In sum, our proxy voting policy provides guidance to the Proxy Committee on how to vote on the most common proxy proposals. Topics covered include director nominees, proxy contest defenses, ratifying auditors, tender offer defenses, governance provisions, capital structure, executive and director compensation, incorporation domiciles, mergers, acquisitions and corporate restructurings, and social and environmental issues.

Among the issues that are likely to prompt engagement, monitoring and escalation, as more fully described in Principles 3 and 4, are financial issues, corporate structure, lack of transparency, or a change in the level of transparency, compensation practices and questionable or objectionable governance practices. We will monitor these topics, and we anticipate that they will change and evolve over time, in particular as we determine, on a firm wide basis, a matter or theme of particular relevance to our investment analysis, drawing on our internal resources, and in particular feedback from our research analysts who have the tools to identify issues that merit greater stewardship attention.

Principle 2. Institutional investors should have a robust policy on managing conflicts of interest in relation to stewardship which should be publicly disclosed.

Briefly stated, Loomis Sayles’s fiduciary duty to its clients means that Loomis Sayles owes a duty of fairness and loyalty to its clients and must put its clients’ interests first. Loomis Sayles has a comprehensive Conflicts of Interest Policy that addresses a wide range of conflicts arising as a result of the types of clients advised, the investment strategies pursued by a client, differing client fee arrangements and the presence of other competing interests.

Loomis Sayles makes significant efforts to identify potential conflicts of interest and mitigate and disclose all such potential conflicts to its advisory clients. As an initial matter, Loomis Sayles is required to disclose its conflicts of interest in its annual registration statement (“Brochure”), which is submitted to its primary regulator and annually provided to all clients. A copy of its most current Brochure may be found here. Loomis Sayles’ Conflicts of Interest Policy summarizes the principal conflicts that are disclosed in its Brochure. Further, Loomis Sayles regularly reviews its business to identify potential conflicts of interest and to ensure that appropriate policies and procedures are adopted or revised to manage any conflicts identified by it during its review. In addition, the firm’s governance structure includes several oversight committees that meet quarterly and monitor the firm’s business practices and risks, including potential conflicts of interest, as well as any material conflicts that may have occurred. All Loomis Sayles employees are responsible for identifying and reporting any potential conflicts, and receive annual training on this subject as part of their fiduciary duty. Based on these efforts, we have identified those potential conflicts of interest in our Conflicts of Interest Policy that we believe we are most likely to encounter while pursuing our normal business operations.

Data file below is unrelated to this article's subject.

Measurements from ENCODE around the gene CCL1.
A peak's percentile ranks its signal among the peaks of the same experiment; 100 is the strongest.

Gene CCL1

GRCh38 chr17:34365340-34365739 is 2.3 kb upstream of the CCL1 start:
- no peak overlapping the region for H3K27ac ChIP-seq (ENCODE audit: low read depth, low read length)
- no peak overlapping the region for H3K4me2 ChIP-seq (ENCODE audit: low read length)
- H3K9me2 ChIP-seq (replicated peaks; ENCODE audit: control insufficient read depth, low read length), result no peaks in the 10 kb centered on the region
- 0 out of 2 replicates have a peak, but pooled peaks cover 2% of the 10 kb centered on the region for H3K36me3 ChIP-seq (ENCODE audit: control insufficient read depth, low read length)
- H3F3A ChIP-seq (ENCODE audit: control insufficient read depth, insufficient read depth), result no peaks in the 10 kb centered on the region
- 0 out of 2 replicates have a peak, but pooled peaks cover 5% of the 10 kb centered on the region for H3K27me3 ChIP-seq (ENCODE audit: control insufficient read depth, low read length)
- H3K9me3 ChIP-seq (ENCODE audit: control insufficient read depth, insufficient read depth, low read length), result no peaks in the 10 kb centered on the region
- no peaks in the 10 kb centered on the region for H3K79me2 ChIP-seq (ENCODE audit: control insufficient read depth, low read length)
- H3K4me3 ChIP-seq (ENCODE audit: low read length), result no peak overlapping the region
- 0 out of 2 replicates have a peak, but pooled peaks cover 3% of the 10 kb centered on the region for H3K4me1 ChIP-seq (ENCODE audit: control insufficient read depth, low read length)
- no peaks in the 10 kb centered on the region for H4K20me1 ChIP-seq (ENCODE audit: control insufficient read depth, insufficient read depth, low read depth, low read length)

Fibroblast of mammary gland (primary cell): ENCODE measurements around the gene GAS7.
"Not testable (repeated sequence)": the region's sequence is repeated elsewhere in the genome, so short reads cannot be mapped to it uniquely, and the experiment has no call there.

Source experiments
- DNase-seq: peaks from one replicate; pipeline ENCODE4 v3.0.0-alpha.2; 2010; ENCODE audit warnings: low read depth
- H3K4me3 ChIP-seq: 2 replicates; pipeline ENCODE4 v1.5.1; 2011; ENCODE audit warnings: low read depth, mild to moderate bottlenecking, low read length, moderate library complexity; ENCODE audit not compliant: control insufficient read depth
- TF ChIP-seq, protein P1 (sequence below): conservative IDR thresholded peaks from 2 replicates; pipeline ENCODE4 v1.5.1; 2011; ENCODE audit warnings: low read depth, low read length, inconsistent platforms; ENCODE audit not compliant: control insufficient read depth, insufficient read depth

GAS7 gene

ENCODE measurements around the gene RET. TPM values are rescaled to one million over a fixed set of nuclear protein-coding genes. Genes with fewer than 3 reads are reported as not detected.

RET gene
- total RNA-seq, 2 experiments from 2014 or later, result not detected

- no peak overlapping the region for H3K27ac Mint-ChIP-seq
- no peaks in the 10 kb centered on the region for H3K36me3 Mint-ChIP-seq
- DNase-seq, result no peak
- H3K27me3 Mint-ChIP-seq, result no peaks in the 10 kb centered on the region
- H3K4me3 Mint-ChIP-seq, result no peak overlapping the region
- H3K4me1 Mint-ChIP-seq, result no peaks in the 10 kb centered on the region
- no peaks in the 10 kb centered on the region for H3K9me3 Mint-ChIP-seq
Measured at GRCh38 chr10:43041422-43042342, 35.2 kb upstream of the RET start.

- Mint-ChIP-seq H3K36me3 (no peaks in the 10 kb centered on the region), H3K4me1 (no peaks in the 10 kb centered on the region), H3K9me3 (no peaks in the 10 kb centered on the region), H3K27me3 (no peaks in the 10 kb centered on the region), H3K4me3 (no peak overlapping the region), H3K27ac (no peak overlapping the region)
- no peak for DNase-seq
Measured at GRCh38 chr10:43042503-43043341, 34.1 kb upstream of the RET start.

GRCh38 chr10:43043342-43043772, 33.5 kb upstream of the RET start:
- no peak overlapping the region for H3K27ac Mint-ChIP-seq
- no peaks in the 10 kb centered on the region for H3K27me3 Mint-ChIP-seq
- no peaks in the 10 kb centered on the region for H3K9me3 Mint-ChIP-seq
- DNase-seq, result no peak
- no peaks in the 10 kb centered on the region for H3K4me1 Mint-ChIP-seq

As with the initial identification of conflicts discussed above, we maintain our Conflicts of Interest policy by considering the conflicts identified through those mechanisms, as well as conflicts that are required to be disclosed in regulatory filings, including our Brochure, undertaking an internal analysis of conflicts of interest, monitoring enforcement and other regulatory actions to be alerted to various conflicts arising at other investment firms, and conducting internal audits for which we engage public accounting firms to analyze our internal practices and processes.

Our Conflicts of Interest Policy provides examples of conflicts identified by Loomis Sayles along with an explanation of Loomis Sayles’ policies and procedures for mitigating and managing the risk of such conflicts. The Conflicts of Interest Policy addresses, among others, the following potential conflicts:

  • Affiliated Trading – Brokerage Allocation Policies and Procedures to address potential trading conflicts due to the majority (99%) ownership of Loomis Sayles by Natixis Investment Managers, including by addressing this potential conflict through prohibition of trading with Loomis Sayles’ affiliated broker-dealers
  • Errors – Trade Error and Investment Guideline and Restriction Violation Policies and Procedures requiring fair resolution of errors affecting clients’ accounts under the supervision of the Chief Compliance Officer, to address conflicts of interest between a client and Loomis Sayles
  • Allocation of Investment Opportunities – Trade Aggregation and Allocation Policies and Procedures that require allocation of purchase and sale opportunities among clients’ accounts in a fair and equitable manner; oversight methodologies employed by legal and compliance personnel to monitor high risk situations such as side by side management, new issues and IPOs; periodic audits on fixed income trade aggregation and allocation process and evidence of preferential treatment of hedge fund accounts with performance fees, to address conflicts of interest arising where client interests diverge